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Mounting and UnMounting USB Drives on Raspberry Pi

6 Comments

Using OS : 2012-08-16-wheezy-raspbian

I wanted to hookup my NTFS formatted usbdrive to RPi this is how it worked for me.

 

Steps

1. Hooked up the usbdrive and booted my Pi

2. Now fired the command
$dmesg

This helps you find the name given by the system to usbdrive

It returns a lot of things but we have to find some thing similar which lists your usb drive
[ 215.537561] usb 1-1.2: new high speed USB device number 9 using dwc_otg
[ 215.639100] usb 1-1.2: New USB device found, idVendor=8564, idProduct=1000
[ 215.639135] usb 1-1.2: New USB device strings: Mfr=1, Product=2, SerialNumber=3
[ 215.639157] usb 1-1.2: Product: Mass Storage Device
[ 215.639185] usb 1-1.2: Manufacturer: JetFlash
[ 215.639203] usb 1-1.2: SerialNumber: 2979116540
[ 215.655004] scsi0 : usb-storage 1-1.2:1.0
[ 216.658513] scsi 0:0:0:0: Direct-Access JetFlash Transcend 16GB 1.00 PQ: 0 ANSI: 5
[ 216.660406] sd 0:0:0:0: [sda] 30871552 512-byte logical blocks: (15.8 GB/14.7 GiB)
[ 216.661158] sd 0:0:0:0: [sda] Write Protect is off
[ 216.661216] sd 0:0:0:0: [sda] Mode Sense: 03 00 00 00
[ 216.661904] sd 0:0:0:0: [sda] No Caching mode page present
[ 216.661950] sd 0:0:0:0: [sda] Assuming drive cache: write through
[ 216.666012] sd 0:0:0:0: [sda] No Caching mode page present
[ 216.666045] sd 0:0:0:0: [sda] Assuming drive cache: write through
[ 216.670729] sda: unknown partition table
[ 216.676001] sd 0:0:0:0: [sda] No Caching mode page present
[ 216.676034] sd 0:0:0:0: [sda] Assuming drive cache: write through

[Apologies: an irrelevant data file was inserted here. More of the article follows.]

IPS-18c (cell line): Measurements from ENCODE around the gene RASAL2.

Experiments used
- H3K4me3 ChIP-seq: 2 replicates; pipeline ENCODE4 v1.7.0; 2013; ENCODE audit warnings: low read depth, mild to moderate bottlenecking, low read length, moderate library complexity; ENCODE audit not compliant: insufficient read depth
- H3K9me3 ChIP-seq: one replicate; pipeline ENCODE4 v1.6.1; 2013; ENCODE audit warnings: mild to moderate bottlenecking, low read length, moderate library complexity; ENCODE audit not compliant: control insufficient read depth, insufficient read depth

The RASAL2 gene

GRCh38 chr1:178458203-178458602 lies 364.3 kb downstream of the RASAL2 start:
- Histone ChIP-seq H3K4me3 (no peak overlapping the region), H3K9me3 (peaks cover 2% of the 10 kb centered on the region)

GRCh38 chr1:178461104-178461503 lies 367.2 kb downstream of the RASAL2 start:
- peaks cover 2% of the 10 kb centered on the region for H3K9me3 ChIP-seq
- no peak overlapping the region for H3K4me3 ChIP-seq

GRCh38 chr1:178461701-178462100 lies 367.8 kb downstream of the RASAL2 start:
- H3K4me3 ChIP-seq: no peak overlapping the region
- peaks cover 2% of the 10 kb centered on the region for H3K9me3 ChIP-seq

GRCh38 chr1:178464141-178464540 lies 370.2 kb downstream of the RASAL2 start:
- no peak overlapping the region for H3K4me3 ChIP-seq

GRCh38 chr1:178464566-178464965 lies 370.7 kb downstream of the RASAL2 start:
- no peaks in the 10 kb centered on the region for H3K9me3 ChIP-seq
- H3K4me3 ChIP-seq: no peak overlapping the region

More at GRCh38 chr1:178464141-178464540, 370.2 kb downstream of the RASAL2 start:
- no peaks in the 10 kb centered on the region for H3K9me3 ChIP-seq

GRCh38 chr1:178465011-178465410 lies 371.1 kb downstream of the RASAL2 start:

[ 216.676069] sd 0:0:0:0: [sda] Attached SCSI removable disk

3. Now to Mount the USB Drive follow these steps

3.1 Create a directory in mnt
$sudo mkdir /mnt/usb

3.2 Now to mount the directory
$sudo mount /dev/sda /mnt/usb

3.3 To confirm run the following command
$df- f

This returns
Filesystem Size Used Avail Use% Mounted on
rootfs 7.3G 2.0G 5.0G 29% /
/dev/root 7.3G 2.0G 5.0G 29% /
tmpfs 19M 248K 19M 2% /run
tmpfs 5.0M 0 5.0M 0% /run/lock
tmpfs 37M 0 37M 0% /tmp
tmpfs 10M 0 10M 0% /dev
tmpfs 37M 0 37M 0% /run/shm
/dev/mmcblk0p1 56M 36M 21M 64% /boot
/dev/sda 15G 8.1G 6.8G 55% /mnt/usb

Check the last line here.

3.4 Now you can access the content of your drive by traversing the following path
$ cd /mnt/usb

That should do it 🙂

Tip
Now some time drives are mounted as read-only
This problem for me was solved by installing the ntfs-3g package
$sudo apt-get install ntfs-3g

Read more : NTFS – Debian Wiki

Sometimes we need to specify the file system
$sudo mount /dev/sda /mnt/usb -t filesystem

where filesystem is replaced by the following
auto – this is a special one. It will try to guess the fs type when you use this.
ext4 – this is probably the most common Linux fs type of the last few years
ext3 – this is the most common Linux fs type from a couple years back
ntfs – this is the most common Windows fs type or larger external hard drives
vfat – this is the most common fs type used for smaller external hard drives

Read More: mount: you must specify the filesystem type – Ask Ubuntu

4. Now to Unmount the drive
$sudo umount /dev/sda

Run the $df -h  command to check if its removed.

Done 🙂

References
USB flash storage mounted as read-only filesystem (Page 1) / Newbie Corner / Arch Linux Forums

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Author: Sanket Sonavane

Sanket Sonavane Software Developer, IoT Enthusiast, Photographer, Bike Rider, Chef, AndroidUser, MacOSXNewbie & 3x3x3 Cuber ;) Loves computers, programming, web developement, micro-controllers, gadgets, automation and many more such tech innovations that defines the way we live in the modern age and likes to explore what more can be done to help the human race :)

6 thoughts on “Mounting and UnMounting USB Drives on Raspberry Pi

  1. I find the best way to locate the drive and partition ID is:
    ls -l /dev/disk/by-id

    (^those are both lowercase L)

    Hope this helps.

  2. I find it much easier to use this to get the USB drive names..
    $ sudo blkid
    /dev/mmcblk0p1: SEC_TYPE=”msdos” LABEL=”boot” UUID=”2654-BFC0″ TYPE=”vfat”
    /dev/mmcblk0p2: UUID=”548da502-ebde-45c0-9ab2-de5e2431ee0b” TYPE=”ext4″
    /dev/sda1: LABEL=”New Volume” UUID=”CC98C19298C17B88″ TYPE=”ntfs”

  3. I could nowhere find the unmount command, and it is umount. Thanks 😉

  4. Thanks, really helpful 🙂

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